WARNING: This review may contain spoilers if you haven't read the first book in the series, Need.
Zara thinks she has the pixie situation of Bedford, Maine under control. Her father, the pixie king, and his many minions are still securely locked away in their mansion, held captive by the iron bars Zara and her friends placed around the house. Occasionally a new pixie will wander into the neighborhood, but the band of protectors capture and incarcerate them pretty quickly. Unfortunately, Zara's father and his court aren't the worst of the teenagers' problems. Not one, but two new kings are in town and each of them is determined to have the pixie king's powerful daughter for their queen. Zara doesn't know who to trust or what to believe, and new myths are coming out of the woodwork all around her, but when the unimaginable happens Zara is forced to face her fate and make the choice that has the potential to save or destroy them all.
Captivate features more action and a stronger plot than its predecessor, Need, but still lacks the character development that would make it a truly engaging read. However, this novel is still entertaining - full of little quirks, comic relief and plenty of romance. Carrie Jones continues to develop Zara's distinct and fresh voice that stood out in Need, and switches things up by including hilarious "pixie tips" at the beginning of each chapter, in lieu of listing phobias. The tips are a playful and clever insert, reflecting the pixie manual that Zara and Devyn are writing in the story. Zara finally develops as a character, gaining spunk and taking action. Yet the guys still seem to dominate, despite their lack of depth. Zara is the pixie princess and the pixies are her problem, but the guys run the show -- Devyn doing the research and Nick doing the legwork. Even though Mrs. Nix and Betty balance out the male weres, they are not nearly as present in the story. Thankfully, readers get to see more of the energetic and endearing Issie, Zara's unswervingly loyal best friend.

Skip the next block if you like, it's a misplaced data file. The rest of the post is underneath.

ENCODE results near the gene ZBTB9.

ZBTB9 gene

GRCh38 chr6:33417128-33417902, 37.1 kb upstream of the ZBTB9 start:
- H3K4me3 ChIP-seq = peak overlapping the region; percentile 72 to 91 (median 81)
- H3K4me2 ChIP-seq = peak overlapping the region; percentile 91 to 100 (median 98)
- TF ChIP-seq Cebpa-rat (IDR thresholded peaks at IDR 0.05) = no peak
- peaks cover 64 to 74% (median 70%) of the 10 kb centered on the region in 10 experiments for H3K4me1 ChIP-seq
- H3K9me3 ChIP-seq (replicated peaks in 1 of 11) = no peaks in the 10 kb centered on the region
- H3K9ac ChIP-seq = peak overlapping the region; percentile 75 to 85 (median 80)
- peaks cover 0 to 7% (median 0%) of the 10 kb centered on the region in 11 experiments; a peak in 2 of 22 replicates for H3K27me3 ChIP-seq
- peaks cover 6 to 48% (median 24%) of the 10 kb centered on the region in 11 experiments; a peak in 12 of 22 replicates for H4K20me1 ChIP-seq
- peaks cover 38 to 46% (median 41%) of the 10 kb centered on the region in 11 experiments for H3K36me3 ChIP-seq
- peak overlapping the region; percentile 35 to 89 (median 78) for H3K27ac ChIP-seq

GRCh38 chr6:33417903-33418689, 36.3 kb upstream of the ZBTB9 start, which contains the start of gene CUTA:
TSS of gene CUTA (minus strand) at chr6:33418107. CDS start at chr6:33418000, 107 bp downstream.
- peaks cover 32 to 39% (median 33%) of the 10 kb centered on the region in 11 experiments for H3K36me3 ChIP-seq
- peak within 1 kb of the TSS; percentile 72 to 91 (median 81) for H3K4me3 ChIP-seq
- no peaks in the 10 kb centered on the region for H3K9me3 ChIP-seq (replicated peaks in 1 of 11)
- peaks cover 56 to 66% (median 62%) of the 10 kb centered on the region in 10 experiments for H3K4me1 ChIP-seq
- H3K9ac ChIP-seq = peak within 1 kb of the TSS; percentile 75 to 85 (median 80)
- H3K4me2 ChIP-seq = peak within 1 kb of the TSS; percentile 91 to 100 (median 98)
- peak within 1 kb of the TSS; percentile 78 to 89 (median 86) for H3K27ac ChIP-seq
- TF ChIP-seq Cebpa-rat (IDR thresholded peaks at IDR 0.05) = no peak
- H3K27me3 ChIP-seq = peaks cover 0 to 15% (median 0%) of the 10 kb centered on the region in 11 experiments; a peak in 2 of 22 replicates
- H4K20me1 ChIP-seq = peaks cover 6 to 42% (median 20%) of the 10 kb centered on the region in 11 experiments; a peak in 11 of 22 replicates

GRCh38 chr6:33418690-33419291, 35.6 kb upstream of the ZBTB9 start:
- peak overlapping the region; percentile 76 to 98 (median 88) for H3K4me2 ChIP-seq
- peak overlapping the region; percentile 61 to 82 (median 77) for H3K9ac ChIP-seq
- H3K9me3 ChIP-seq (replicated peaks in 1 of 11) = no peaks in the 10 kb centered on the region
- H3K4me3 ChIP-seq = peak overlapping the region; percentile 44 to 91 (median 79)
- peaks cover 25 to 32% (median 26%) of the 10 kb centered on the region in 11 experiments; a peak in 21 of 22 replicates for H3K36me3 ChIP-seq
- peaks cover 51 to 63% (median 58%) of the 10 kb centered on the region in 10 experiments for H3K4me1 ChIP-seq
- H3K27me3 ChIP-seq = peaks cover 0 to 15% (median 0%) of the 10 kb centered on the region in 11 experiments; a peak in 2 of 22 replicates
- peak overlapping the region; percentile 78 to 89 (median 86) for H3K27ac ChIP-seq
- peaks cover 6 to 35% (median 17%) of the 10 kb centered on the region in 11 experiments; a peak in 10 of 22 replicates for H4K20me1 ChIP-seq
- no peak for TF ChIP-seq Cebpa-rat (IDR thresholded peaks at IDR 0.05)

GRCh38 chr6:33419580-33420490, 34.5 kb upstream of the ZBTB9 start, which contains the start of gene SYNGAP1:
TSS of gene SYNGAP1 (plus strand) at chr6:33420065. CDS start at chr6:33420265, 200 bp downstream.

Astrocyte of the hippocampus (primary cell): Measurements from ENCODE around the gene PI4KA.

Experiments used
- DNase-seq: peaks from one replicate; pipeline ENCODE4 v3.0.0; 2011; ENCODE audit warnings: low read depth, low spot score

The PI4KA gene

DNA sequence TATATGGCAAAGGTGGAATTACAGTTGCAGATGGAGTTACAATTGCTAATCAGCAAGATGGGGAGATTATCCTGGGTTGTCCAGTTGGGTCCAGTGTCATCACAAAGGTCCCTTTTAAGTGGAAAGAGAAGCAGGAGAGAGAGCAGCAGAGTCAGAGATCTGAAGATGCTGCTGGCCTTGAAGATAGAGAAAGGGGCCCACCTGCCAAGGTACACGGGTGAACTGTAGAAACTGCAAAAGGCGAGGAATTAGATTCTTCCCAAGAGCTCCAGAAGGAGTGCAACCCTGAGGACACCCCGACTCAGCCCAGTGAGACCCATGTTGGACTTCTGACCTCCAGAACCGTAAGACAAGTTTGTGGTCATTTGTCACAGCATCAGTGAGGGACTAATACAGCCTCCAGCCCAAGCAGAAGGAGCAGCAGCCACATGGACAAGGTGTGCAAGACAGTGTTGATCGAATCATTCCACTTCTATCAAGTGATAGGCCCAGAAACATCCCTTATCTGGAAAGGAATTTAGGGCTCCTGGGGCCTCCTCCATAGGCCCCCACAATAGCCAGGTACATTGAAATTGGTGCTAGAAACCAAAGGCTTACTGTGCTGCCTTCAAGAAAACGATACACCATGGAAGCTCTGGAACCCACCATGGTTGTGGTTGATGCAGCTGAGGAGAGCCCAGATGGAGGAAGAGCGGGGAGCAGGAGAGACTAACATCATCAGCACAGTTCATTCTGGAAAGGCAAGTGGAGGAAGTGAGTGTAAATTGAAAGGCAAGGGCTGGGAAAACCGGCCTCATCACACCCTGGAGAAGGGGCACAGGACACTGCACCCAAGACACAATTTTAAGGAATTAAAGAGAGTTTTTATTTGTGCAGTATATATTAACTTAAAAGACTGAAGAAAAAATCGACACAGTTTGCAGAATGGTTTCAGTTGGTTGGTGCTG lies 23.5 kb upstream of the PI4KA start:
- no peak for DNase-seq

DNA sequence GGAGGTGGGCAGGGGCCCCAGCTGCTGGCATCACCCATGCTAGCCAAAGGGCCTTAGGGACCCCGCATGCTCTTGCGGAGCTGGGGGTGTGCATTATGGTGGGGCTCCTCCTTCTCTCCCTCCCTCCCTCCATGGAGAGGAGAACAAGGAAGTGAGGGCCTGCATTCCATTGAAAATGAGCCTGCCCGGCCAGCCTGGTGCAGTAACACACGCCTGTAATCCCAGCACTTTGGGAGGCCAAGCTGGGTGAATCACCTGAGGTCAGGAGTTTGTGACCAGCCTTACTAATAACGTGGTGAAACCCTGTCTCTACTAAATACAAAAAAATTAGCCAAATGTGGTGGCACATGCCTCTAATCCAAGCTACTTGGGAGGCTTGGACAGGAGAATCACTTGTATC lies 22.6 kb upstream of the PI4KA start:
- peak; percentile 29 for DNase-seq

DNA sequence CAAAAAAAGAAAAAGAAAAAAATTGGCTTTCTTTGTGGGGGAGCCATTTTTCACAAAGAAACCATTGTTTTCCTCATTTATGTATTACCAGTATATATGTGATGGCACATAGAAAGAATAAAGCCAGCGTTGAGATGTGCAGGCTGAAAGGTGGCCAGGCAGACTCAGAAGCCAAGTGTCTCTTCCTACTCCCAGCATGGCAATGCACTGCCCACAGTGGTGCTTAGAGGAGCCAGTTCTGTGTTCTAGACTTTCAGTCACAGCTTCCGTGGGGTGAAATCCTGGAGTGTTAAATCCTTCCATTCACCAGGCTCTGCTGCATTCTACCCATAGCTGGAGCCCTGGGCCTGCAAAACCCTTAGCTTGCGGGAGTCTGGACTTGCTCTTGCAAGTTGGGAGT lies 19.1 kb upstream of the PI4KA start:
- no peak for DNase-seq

Jones also introduces a new character in the form of Astley, a rival pixie king who makes Zara question everything she knows or has assumed about pixies. The handsome king should be dangerous - after all he is a pixie - but his behavior towards Zara is surprisingly sweet and sensitive, leaving readers (and Zara) uncertain of his true nature. Astley seems to be a creature of contradictions, creating an alluring mystique that draws the reader in. Zara does at least try to take matters into her own hands, and when she finally earns her warrior badge, it adds a new facet to her character and raises a lot of questions (questions that are inherent in the novel as a whole) about the nature of good and evil. Zara's human rights activism also evokes some ethical questions about pixie rights that add a deeper layer of meaning to the narrative. Though there is more substance to the plot of Captivate, it still becomes cryptic and confusing at times, seeming to contradict itself. It would add greatly to the series if the pixie, were and other Shining Ones lore was explained coherently and in depth. Still, this novel has its moments of heart-pounding action and gut-wrenching sadness. There are several surprises in store and the plot twists will have readers on the edge of their seat, mouths gaping in disbelief, while they anxiously await the final installment of the trilogy, Entice.